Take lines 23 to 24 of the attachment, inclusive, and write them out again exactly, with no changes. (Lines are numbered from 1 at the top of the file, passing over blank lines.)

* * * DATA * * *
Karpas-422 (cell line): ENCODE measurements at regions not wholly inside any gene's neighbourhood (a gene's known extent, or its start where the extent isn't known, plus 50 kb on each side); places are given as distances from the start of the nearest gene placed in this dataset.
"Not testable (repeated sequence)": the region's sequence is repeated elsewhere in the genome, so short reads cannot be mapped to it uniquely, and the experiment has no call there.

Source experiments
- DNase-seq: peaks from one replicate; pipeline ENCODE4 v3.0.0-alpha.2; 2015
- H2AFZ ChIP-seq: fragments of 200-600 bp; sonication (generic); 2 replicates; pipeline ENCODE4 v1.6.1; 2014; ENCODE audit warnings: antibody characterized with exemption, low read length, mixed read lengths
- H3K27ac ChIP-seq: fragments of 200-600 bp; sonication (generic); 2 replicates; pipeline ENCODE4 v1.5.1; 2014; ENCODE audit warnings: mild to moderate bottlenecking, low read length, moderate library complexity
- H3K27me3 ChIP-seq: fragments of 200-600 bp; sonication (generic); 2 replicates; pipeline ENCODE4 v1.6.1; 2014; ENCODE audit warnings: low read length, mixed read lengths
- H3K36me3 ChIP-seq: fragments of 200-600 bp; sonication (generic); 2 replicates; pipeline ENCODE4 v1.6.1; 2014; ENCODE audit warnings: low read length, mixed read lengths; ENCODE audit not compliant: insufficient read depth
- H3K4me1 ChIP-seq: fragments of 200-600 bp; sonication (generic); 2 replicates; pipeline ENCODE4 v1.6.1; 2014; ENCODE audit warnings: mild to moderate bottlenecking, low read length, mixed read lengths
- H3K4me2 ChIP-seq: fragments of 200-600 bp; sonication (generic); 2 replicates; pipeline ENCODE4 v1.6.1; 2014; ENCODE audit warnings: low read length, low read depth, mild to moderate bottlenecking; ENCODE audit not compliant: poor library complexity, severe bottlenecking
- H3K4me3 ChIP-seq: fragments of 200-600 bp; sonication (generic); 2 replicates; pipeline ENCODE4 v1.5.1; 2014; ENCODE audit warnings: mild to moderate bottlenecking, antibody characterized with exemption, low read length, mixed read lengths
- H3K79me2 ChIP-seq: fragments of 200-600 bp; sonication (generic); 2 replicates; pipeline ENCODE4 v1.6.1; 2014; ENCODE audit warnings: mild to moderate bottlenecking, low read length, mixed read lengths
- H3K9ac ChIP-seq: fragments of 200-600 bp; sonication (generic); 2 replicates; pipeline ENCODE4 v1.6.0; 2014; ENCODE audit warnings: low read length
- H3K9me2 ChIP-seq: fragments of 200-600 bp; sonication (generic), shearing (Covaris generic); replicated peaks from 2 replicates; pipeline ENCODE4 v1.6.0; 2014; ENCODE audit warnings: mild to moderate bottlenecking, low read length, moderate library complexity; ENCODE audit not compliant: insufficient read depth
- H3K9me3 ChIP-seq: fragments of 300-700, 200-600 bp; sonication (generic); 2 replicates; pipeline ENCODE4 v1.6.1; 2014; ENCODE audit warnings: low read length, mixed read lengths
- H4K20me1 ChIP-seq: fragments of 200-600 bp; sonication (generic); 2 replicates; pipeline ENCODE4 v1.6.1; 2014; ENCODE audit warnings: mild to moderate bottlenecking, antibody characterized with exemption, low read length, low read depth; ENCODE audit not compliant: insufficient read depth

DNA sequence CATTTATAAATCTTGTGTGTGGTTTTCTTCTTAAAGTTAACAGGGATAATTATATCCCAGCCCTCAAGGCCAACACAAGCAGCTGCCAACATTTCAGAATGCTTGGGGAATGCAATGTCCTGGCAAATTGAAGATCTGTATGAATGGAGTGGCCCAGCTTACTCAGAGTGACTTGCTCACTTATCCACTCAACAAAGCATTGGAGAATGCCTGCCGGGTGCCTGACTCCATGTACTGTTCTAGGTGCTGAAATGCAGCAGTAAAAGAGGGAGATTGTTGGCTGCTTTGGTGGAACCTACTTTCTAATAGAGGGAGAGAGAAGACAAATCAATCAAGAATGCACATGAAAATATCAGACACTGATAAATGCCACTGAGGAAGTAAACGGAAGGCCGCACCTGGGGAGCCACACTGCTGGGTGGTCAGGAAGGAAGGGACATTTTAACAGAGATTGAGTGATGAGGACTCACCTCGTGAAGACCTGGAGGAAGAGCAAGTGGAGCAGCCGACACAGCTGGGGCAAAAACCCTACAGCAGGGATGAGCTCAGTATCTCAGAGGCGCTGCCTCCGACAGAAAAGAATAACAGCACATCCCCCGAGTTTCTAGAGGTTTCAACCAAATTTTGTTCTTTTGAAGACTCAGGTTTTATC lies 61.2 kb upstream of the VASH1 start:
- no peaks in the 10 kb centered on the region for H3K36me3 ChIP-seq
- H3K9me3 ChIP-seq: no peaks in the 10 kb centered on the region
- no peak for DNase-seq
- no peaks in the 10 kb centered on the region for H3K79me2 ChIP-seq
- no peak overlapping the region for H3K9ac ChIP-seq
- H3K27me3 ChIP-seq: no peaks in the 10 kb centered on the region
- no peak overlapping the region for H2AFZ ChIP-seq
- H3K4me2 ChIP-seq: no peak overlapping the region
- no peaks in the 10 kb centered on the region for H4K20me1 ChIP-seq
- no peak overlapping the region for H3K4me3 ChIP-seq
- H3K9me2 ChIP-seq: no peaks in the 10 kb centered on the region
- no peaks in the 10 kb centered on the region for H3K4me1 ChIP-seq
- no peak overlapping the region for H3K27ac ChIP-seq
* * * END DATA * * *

- H3K27me3 ChIP-seq: no peaks in the 10 kb centered on the region
- no peak overlapping the region for H2AFZ ChIP-seq